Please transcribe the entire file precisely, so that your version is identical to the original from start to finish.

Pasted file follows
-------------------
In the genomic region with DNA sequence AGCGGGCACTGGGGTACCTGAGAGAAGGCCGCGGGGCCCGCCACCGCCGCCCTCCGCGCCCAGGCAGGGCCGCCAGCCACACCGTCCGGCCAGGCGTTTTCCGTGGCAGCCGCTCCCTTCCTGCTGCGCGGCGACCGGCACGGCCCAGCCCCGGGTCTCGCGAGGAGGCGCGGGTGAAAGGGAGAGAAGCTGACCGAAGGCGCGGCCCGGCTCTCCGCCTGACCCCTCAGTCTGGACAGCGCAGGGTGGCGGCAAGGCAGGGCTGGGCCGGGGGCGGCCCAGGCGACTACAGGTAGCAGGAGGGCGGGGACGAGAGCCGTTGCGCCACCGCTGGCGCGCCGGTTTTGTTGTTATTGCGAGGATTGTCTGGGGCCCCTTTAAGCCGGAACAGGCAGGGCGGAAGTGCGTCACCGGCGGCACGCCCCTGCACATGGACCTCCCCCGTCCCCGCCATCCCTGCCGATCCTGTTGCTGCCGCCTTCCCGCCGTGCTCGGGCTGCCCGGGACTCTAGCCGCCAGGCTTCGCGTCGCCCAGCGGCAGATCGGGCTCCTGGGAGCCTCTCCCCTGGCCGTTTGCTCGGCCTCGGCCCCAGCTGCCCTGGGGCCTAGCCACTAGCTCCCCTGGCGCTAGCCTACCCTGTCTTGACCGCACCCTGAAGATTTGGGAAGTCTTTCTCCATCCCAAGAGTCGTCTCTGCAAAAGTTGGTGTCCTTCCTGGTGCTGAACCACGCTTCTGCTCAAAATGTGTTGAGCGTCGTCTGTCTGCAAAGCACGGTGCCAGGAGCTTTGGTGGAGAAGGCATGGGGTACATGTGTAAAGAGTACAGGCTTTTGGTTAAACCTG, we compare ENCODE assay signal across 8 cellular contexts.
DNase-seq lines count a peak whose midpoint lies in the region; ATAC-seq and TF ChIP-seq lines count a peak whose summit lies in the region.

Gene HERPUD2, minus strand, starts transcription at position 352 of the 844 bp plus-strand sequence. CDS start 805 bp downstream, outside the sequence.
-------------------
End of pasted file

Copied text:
In the genomic region with DNA sequence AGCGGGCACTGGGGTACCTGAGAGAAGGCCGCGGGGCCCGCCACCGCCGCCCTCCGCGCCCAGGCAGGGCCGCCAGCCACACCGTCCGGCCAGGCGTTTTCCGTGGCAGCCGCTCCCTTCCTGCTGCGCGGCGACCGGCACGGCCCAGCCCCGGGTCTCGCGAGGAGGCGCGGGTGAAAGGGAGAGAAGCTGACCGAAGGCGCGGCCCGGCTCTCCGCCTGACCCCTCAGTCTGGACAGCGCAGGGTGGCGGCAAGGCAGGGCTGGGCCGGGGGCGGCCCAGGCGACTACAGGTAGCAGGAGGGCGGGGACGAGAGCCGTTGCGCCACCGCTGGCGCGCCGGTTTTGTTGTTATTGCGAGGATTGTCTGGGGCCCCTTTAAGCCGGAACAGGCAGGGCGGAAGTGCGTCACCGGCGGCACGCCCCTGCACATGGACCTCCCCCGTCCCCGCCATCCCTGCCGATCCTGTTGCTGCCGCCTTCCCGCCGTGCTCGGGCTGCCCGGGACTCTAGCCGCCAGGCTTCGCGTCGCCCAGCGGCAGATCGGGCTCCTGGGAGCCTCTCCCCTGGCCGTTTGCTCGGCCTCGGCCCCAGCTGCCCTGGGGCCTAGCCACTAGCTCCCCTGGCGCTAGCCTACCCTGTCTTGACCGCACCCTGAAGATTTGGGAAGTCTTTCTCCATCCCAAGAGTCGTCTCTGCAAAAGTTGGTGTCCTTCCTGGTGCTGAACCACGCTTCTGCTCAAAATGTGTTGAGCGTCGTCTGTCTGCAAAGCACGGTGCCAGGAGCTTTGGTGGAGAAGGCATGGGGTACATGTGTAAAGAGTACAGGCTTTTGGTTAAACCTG, we compare ENCODE assay signal across 8 cellular contexts.
DNase-seq lines count a peak whose midpoint lies in the region; ATAC-seq and TF ChIP-seq lines count a peak whose summit lies in the region.

Gene HERPUD2, minus strand, starts transcription at position 352 of the 844 bp plus-strand sequence. CDS start 805 bp downstream, outside the sequence.